Wknd. KTBuzzon Inspired Living Indulge City Times KT Mobile KT ePaper KT Competitions Subscribe KT
Khaleej Times
Khaleej Times Google Plus Page Khaleej Times Facebook Page Khaleej Times Twitter Page Khaleej Times on Instagram
  Inspired Living
  Parent Talk
  Used Cars
Home > Health
Print this story
Alternative medicine gaining ground in UAE

Asma Ali Zain and 
Ahmed Shaaban / 26 July 2009

DUBAI - While alternative medicine is not everyone’s first choice for daily health care, it may soon become a popular option. In the UAE, demand for alternative medicine is bound to increase due to the affluent market structure, say local experts.

“Alternative medicine is not really cheap,” explains Dr Iftikhar Saifi, Dean Academy of Complimentary Medicine Knowledge Village.

The ex-Naturopath doctor from the Wellness Centre in US has a good reason to say so – he has been treating Hollywood stars before moving to the UAE recently.

“In the US and Europe, 70 per cent of the patients ask for alternative medicine at least once a year,” he says, adding that alternative medicine treats the root cause as compared to conventional medicine. “Herbs are expensive while a licence for practitioners is hard to get,” he says.

A survey conducted by the Dubai Healthcare City (DHCC) in 2006 found out that 28 per cent of people in the UAE used one form or the other of alternative therapy during the preceding 12 months while 48 per cent had availed of these therapies at some point in their lifetime.

The same study concluded that 55 per cent of the public preferred implementation of formal regulations for Complementary and Alternative Medicine Council set up at the healthcare city to increase public confidence and wider use.

Herbal medicine, Chinese acupuncture, muscular massage treatment and medical ozone oxygen treatments were among the alternative medicine therapies streamlined by the UAE Ministry of Health in 2005 along with traditional, herbal, homeopathic, osteopathy, chiropractic and naturopathic medicines.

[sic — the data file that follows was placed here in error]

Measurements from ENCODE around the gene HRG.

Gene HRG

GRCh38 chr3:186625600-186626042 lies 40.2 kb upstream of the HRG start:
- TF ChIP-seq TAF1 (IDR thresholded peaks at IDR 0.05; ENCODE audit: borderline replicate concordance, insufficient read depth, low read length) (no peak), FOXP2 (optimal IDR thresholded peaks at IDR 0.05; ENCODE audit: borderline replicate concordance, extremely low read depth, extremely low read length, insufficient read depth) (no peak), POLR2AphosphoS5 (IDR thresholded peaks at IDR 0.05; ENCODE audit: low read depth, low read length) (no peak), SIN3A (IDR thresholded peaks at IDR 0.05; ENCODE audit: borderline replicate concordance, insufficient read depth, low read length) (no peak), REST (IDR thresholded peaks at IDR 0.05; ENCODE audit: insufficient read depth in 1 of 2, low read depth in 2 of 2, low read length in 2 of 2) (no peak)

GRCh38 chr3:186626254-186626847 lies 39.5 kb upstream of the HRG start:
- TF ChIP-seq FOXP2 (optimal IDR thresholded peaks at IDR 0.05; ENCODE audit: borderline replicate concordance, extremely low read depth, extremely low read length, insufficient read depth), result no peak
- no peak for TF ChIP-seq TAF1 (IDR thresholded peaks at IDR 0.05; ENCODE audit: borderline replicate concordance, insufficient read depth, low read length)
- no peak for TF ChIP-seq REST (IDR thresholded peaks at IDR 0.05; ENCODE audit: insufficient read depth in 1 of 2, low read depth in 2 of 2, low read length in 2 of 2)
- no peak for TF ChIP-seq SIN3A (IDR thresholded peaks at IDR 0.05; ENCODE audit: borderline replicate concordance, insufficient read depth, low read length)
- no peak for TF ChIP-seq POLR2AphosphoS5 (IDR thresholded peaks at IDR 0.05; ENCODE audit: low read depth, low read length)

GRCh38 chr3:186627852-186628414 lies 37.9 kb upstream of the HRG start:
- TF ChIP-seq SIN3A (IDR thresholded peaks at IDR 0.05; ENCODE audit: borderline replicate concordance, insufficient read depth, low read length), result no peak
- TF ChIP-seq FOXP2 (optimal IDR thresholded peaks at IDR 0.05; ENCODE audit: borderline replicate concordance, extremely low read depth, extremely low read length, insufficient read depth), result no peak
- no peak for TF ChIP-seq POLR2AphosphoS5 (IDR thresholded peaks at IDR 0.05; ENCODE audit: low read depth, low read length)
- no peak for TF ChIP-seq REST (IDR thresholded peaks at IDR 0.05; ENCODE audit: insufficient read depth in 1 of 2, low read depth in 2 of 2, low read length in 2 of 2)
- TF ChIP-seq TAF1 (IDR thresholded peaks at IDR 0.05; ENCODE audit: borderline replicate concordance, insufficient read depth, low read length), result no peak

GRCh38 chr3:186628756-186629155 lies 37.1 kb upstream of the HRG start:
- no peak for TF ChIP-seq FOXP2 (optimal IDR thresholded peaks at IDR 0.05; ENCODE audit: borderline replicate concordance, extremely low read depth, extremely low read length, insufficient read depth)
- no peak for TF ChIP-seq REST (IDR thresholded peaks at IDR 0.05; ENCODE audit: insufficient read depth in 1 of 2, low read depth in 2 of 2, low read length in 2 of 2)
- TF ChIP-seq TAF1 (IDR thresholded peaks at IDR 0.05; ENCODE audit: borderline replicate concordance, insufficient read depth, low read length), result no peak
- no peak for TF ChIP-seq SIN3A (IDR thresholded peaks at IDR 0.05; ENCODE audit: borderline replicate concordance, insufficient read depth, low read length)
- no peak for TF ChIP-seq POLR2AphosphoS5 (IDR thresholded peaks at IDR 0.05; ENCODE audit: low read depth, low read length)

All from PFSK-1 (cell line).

Healthcare City is also providing the option of medical cover for people turning to alternative medicine. “We are in talks with insurance companies and some have agreed to cover alternative drugs,” explains Dr Mukesh Batra who recently opened the first homeopathic clinic at the healthcare city.

He explains that the global homeopathy market stands at Dh10 billion. “The annual growth rate of the market stands at 25 per cent and this includes the UAE as well,” he added.

The market is definitely growing says Dr Saifi. “People in the country are financially well off.”

Over 4,000 General Sales Products, 250 homeopathic medicines and 300 herbal medicines have been registered with the health ministry so far.

Alternative medicine has also become a reliable option for people seeking treatment free from side effects. From anything between Ayurvedic methods to Chinese acupuncture and mind-body techniques, the UAE offers a wide range of treatment options.

Vascular Diseases therapist and Hijama (cupping) expert at GMC hospital in Ajman Dr Amr Farouk classifies it into five categories — alternative therapies, mind-body techniques, body-based therapies, biologically based therapies and energy therapies.

“A number of alternative medical systems exist, including Hijama, traditional Chinese medicine, Ayurveda, and unconventional Western practices of natural healing,” says Dr Amr.


‘Hijama’ balances body energy pathways

AJMAN - Known by several names, practiced by many cultures, Hijama (cupping) method of treatment is gaining popularity worldwide.

Cupping has been successful in curing hypertension, migraine, bronchial asthma, food allergy, diabetes type II, backache, skin diseases, along with other serious diseases, such as heart failure, vascular diseases and cancer.

Dr Amr Farouk, Vascular Diseases therapist and Hijama expert at the GMC Hospital in Ajman explains that blood filled with impurities is drawn by vacuum (Hijama) from a small skin incision. It proves to be 10 to 14 times more effective than 20 other alternative therapies, including acupuncture, he adds.

“Not only does Hijama fix and balance the body energy pathways (meridians), it also stimulates the nerves, and more importantly boosts the circulatory system,” Dr Amr explains.

The traditional art of Hijama dates back to 7000 BC, as per the drawings and writings engraved on the Pharaonic, Chinese and Babylonian monuments.

“The process stimulates the central nervous system, pituitary glands and circulatory system. It also activates transmission of blood to all tissues. It boosts up the immune system and produces anti-bodies that kill diseases,” he says.

He, however, said that practitioners needed to have proper medical know-how about Hijama before attempting the treatment. It is performed under aseptic technique and cups are used only once.

Hijama has two aspects – the protective part, known as Sunnah cupping and the curative part. “Anyone can go through Hijama since it involves protecting the body against diseases while the curative treatment is specific to each disease and there are specific ways to manage it,” he said.


Print this story
comments powered by Disqus